Amid busy preparation for the 2006 World Cup, churches and faith communities are joining forces with womens groups and secular human rights activists to protest against the selling of women for sex at the forthcoming soccer event to be held in Germany, June 9 - July 9.
The main venue in Berlin now has a 3,000-meter fenced-in area filled with performance boxes, equipped with condoms and showers.
The decision by the German authorities to accommodate their visitors demand for sexual servitude during the World Cup soccer championship is immoral and reprehensible, said Barrett Duke of the Southern Baptist Ethics & Religious Liberty Commission.
A U.N. report on human trafficking issued last month listed Germany as one of the top destinations for women, mostly between 18 and 25, who are secreted across borders from countries like Russia, Ukraine, and Bulgaria. A 2005 U.S. State Department report in addition found that Russia alone accounted for one-quarter of the 1,235 victims of forced prostitution reported in Germany in 2003. And according to the National Board of Catholic Women (NBCW) in England and Wales, the sex trade comprises the biggest proportion of the European trafficking industry.
Anti-sex slave activists point out that trafficked women dare not speak about the physical, mental, emotional and spiritual violence done to them day after day.
While some women may be working by choice, many women, trafficked mainly from Albania and other eastern European countries, and classed as exotic in the advertising material, will also be housed there, explained NBCW.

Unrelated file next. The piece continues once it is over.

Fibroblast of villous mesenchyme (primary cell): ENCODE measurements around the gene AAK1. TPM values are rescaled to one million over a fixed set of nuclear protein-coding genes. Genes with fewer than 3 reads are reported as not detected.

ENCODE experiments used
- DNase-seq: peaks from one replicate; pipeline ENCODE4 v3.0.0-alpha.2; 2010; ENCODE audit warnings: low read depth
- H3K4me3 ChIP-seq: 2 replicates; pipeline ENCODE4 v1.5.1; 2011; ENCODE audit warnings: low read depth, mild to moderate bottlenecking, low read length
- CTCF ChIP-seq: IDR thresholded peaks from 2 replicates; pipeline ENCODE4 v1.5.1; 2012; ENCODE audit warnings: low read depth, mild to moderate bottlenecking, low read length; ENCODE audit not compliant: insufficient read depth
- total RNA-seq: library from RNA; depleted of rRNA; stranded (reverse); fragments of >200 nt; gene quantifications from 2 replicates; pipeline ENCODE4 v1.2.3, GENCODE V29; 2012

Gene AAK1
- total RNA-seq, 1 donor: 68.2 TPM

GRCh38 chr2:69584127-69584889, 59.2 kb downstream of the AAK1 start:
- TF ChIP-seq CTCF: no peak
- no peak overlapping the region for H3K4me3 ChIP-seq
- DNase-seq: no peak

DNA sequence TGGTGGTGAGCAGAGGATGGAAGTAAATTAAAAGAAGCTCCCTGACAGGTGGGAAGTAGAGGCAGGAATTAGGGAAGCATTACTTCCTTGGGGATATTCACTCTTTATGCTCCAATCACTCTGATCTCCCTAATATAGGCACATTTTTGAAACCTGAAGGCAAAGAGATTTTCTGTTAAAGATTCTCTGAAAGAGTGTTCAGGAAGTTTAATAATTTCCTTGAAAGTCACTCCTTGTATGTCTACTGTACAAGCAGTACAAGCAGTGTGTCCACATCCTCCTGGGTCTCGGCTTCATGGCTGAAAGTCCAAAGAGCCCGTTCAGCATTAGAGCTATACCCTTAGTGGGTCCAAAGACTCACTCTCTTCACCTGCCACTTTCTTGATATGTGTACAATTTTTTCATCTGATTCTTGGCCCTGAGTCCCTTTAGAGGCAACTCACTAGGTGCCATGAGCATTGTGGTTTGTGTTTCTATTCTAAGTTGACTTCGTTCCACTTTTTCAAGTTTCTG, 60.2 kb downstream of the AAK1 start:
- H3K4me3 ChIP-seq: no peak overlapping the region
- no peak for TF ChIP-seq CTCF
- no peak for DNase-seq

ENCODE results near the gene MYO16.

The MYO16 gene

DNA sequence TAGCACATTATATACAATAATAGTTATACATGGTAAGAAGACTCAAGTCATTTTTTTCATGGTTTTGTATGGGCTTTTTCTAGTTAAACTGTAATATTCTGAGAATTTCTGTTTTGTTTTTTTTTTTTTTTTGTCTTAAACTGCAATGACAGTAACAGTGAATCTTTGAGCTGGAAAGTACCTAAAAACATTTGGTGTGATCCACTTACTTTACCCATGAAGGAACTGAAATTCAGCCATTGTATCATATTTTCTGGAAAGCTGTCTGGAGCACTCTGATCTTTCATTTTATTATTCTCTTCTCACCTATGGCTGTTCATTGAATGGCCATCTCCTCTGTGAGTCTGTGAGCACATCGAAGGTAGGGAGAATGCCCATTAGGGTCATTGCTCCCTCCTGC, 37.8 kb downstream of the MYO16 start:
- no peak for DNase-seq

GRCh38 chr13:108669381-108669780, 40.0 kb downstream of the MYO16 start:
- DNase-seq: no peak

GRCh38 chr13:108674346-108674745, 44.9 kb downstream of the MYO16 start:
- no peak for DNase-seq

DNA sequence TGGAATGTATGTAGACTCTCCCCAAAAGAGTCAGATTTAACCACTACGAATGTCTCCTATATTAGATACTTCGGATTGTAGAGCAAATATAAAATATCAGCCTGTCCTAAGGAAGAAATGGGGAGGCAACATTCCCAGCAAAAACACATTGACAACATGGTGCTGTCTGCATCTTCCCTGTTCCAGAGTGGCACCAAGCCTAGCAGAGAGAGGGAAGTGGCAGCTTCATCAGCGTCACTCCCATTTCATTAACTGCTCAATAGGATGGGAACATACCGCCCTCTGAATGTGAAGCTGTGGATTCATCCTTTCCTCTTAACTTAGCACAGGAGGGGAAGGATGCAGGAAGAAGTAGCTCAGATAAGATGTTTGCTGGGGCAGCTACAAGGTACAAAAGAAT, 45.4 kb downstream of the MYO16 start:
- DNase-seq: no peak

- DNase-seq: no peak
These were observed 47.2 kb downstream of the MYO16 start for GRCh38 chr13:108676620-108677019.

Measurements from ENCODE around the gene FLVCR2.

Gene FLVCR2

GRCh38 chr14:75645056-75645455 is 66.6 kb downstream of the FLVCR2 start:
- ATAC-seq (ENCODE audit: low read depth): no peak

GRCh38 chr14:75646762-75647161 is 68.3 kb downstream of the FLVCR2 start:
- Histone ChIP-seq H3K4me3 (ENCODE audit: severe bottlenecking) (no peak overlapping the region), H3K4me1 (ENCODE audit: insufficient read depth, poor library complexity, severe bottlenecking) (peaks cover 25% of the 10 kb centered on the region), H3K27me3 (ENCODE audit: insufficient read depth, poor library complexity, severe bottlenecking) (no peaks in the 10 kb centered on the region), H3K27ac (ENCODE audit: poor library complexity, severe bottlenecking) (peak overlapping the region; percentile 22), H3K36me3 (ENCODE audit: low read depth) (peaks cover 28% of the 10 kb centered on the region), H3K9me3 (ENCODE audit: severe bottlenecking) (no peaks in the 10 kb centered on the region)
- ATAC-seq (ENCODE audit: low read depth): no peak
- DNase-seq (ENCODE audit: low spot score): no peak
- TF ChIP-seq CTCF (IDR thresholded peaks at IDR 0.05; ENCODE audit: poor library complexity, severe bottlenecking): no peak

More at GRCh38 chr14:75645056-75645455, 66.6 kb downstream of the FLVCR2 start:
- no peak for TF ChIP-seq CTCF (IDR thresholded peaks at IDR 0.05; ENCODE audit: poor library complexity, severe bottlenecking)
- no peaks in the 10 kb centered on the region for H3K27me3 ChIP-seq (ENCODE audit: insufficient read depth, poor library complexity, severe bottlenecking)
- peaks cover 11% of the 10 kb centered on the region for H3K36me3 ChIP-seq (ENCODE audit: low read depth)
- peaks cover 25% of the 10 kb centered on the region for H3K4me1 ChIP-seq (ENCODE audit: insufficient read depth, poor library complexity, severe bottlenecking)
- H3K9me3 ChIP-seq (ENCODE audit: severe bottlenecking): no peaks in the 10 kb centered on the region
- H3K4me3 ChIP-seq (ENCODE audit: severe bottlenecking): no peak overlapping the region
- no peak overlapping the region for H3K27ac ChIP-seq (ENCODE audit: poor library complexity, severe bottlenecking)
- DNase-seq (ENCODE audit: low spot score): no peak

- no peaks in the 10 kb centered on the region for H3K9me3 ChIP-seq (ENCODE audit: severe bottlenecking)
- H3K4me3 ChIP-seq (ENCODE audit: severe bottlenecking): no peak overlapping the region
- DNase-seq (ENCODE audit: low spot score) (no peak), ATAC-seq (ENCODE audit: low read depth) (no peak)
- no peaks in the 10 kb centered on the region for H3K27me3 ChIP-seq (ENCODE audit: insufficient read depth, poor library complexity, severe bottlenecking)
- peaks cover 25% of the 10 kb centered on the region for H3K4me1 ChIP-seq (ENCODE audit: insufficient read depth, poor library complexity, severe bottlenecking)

Amnesty International has recently stepped up its work against sex trafficking, urging supporters in Britain to call upon the U.K. government to ratify the European Convention Against Trafficking as a matter of urgency. In the U.K., church groups are working together through CHASTE (Churches Against Sex Trafficking in Europe).
NBCW said, While an estimated three million spectators mostly men, some women and children, and television viewers across the world - enjoy the beautiful game, other girls and women will wait in their boxes as enslaved merchandise, on sale to help men unwind and celebrate or mourn their teams performance.
Trafficked women are not prostitutes they are merchandise, with no say in either the buying or selling of their bodies. Brought in by traffickers, who often sell them on to others, the money they earn goes direct to their owners, the Catholic women added.
The World Cup, the premier football (soccer) event, brings people across the world together in enjoyment of sport. To ignore what is happening off-pitch is not good enough the sex trade will continue to flourish, linked now with the pleasures of the beautiful game. It is vital that authorities, players and fans refuse to bring football (soccer) into disrepute in this way.
Campaigners are now urging people to write politely to FIFA, the Football Association, the England Football Supporters Club, the Minister for Sport in the U.K. and the German government and embassies, to ask them to explain what is being done to check that all the women are working of their own free will, without pressure or fear.